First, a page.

Public health advocates and other organizations are applauding the airport’s decision.

“This move will protect workers and passengers alike from exposure to secondhand smoke.” said Cynthia Hallett, President and CEO, Americans for Nonsmokers’ Rights, and puts SLC in good company: more than 600 U.S. airports are now 100 percent smoke free.

Eliminating airport smoking lounges could also help improve the state’s financial bottom line, said Brook Carlisle, Utah Government Relations Director for the American Cancer Society Cancer Action Network,

“It’s estimated that the annual health care costs directly caused by smoking in our state will reach $542 million this year,” said Carlisle, “not to mention the $355 million in costs from smoking-related lost work productivity.”

Noting that “We’ve had #SmokefreeSkies since 1990,” even U.S. Surgeon General, Vivek Murthy sent SLC a congratulatory Tweet:

In May, 2015 Murthy has post a thumbs-down photo standing outside a smoking room at Hartsfield-Jackson Atlanta International Airport.

While SLC is closing its lounges, there are other major U.S. airports, including Washington Dulles, Hartfield Jackson Atlanta International, Denver International Airport, Nashville International, Miami International Airport and McCarran Airport in Las Vegas that still have smoking lounges and/or other areas where smoking is allowed indoors.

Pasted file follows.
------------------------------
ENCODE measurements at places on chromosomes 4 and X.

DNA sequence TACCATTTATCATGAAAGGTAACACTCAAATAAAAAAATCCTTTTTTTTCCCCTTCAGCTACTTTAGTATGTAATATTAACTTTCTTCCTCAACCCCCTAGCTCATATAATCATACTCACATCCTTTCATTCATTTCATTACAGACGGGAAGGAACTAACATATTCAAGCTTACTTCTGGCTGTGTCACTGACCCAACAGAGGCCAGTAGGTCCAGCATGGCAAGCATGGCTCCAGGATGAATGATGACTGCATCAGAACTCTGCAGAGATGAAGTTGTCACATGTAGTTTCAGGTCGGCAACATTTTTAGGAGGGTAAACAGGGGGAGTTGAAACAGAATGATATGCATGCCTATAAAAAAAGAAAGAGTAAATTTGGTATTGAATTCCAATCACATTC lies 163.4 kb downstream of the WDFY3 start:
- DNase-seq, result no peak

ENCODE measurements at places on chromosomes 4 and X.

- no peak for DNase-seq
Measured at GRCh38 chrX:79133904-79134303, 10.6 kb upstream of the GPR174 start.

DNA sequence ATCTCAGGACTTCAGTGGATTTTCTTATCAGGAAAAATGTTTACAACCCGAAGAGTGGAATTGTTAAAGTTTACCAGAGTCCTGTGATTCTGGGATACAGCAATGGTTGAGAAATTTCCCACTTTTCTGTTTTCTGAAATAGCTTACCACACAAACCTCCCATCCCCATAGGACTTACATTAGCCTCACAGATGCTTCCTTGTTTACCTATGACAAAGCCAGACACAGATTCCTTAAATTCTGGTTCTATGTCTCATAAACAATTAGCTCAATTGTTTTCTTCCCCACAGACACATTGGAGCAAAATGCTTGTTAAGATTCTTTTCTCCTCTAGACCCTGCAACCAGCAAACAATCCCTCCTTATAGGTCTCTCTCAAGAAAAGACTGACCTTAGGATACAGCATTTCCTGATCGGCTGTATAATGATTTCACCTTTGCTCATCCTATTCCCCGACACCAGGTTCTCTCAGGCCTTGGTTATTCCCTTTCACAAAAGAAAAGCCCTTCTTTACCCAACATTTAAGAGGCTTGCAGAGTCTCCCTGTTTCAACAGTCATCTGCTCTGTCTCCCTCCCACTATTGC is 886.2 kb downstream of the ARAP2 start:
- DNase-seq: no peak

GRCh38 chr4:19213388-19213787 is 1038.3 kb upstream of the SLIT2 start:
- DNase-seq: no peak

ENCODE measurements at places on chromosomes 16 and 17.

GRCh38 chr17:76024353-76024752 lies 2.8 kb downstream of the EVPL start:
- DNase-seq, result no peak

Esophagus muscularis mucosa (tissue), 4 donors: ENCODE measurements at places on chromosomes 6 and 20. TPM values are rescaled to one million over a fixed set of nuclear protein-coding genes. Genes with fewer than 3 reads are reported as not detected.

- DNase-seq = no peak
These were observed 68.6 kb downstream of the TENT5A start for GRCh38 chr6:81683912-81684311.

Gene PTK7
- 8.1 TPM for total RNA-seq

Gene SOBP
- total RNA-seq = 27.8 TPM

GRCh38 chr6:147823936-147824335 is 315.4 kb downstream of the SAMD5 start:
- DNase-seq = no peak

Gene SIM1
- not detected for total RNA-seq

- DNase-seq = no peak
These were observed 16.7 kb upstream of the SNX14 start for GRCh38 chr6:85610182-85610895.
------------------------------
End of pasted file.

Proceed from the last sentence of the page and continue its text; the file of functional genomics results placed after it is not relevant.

(A slightly different version of my story on smoking lounges at airports first appeared on NBC News )

More – and more creative – ways to pay for TSA PreCheck

TSA PreCheck Enrollment Center at IND Airport - courtesy TSATSAS PRECHECK

Enrolling in TSA PreCheck seems to be the #1 solution being proposed to whittle down the wait times in security checkpoint lines in the U.S.

But the $85 fee is a deterrent to many travelers.

Now there are some news ways to cover that fee.

Today, Club Carlson, the rewards program for the Carlson Rezidor Hotel Group, is announcing that, starting July 1, 2016, program members will be able to swap 65,000 points for an authorization code that can be used towards the $85 application fee for five years of TSA PreCheck.

This may be the first hotel rewards program to offer TSA Precheck as a redemption option, but it is unlikely that it will stand alone for long.

There’s another way travelers can use points instead of cash for the TSA PreCheck fee:

Thanks Again, the program that lets travelers earn points for purchases at airports and exchange them for miles, hotel rewards and Visa prepaid cash cards, now allows members to cash-in Thanks Again Points for TSA Pre-Check at airports across the United States.

“We wanted to give consumers a reward option that saves them more than just money,” said Marc Ellis, Thanks Again CEO, “Expedited screening for Thanks Again members will cut-down the time spent in standard security lines and give travelers an enjoyable travel experience from the very beginning of their journey, making it a win for TSA and security overall.”

It will take 4,250 Thanks Again points to get a TSA PreCheck promotion code from the program app to cover the $85 fee.

“I think redeeming frequent flier points or miles for TSA Pre Check fees is an exceptional idea,” said Jay Sorensen of IdeaWorks, “I also know airlines are considering offering this as a perk for their elite tier members.”

What happens if you use your points (under either program) to get a PreCheck promotion code but get denied during the application process?

The policy is the same as if you paid by cash: no refunds.